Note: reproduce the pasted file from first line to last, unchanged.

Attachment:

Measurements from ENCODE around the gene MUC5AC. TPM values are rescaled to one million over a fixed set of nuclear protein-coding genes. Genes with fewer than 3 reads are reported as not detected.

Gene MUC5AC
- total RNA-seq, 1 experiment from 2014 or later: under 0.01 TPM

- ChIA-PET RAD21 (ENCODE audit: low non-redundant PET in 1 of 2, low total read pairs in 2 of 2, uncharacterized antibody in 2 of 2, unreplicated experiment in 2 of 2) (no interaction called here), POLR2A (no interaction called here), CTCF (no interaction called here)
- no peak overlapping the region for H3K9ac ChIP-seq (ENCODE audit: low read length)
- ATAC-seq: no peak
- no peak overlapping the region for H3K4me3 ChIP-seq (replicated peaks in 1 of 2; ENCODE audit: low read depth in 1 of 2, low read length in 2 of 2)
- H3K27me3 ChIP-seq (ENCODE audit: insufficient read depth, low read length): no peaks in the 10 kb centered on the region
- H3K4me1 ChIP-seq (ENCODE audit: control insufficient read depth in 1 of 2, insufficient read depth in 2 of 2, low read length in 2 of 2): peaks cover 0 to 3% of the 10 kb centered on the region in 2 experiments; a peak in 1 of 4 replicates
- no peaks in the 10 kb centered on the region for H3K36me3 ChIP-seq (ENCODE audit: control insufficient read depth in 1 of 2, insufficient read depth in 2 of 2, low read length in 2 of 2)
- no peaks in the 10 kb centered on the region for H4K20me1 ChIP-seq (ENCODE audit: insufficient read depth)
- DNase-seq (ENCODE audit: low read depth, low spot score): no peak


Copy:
Measurements from ENCODE around the gene MUC5AC. TPM values are rescaled to one million over a fixed set of nuclear protein-coding genes. Genes with fewer than 3 reads are reported as not detected.

Gene MUC5AC
- total RNA-seq, 1 experiment from 2014 or later: under 0.01 TPM

- ChIA-PET RAD21 (ENCODE audit: low non-redundant PET in 1 of 2, low total read pairs in 2 of 2, uncharacterized antibody in 2 of 2, unreplicated experiment in 2 of 2) (no interaction called here), POLR2A (no interaction called here), CTCF (no interaction called here)
- no peak overlapping the region for H3K9ac ChIP-seq (ENCODE audit: low read length)
- ATAC-seq: no peak
- no peak overlapping the region for H3K4me3 ChIP-seq (replicated peaks in 1 of 2; ENCODE audit: low read depth in 1 of 2, low read length in 2 of 2)
- H3K27me3 ChIP-seq (ENCODE audit: insufficient read depth, low read length): no peaks in the 10 kb centered on the region
- H3K4me1 ChIP-seq (ENCODE audit: control insufficient read depth in 1 of 2, insufficient read depth in 2 of 2, low read length in 2 of 2): peaks cover 0 to 3% of the 10 kb centered on the region in 2 experiments; a peak in 1 of 4 replicates
- no peaks in the 10 kb centered on the region for H3K36me3 ChIP-seq (ENCODE audit: control insufficient read depth in 1 of 2, insufficient read depth in 2 of 2, low read length in 2 of 2)
- no peaks in the 10 kb centered on the region for H4K20me1 ChIP-seq (ENCODE audit: insufficient read depth)
- DNase-seq (ENCODE audit: low read depth, low spot score): no peak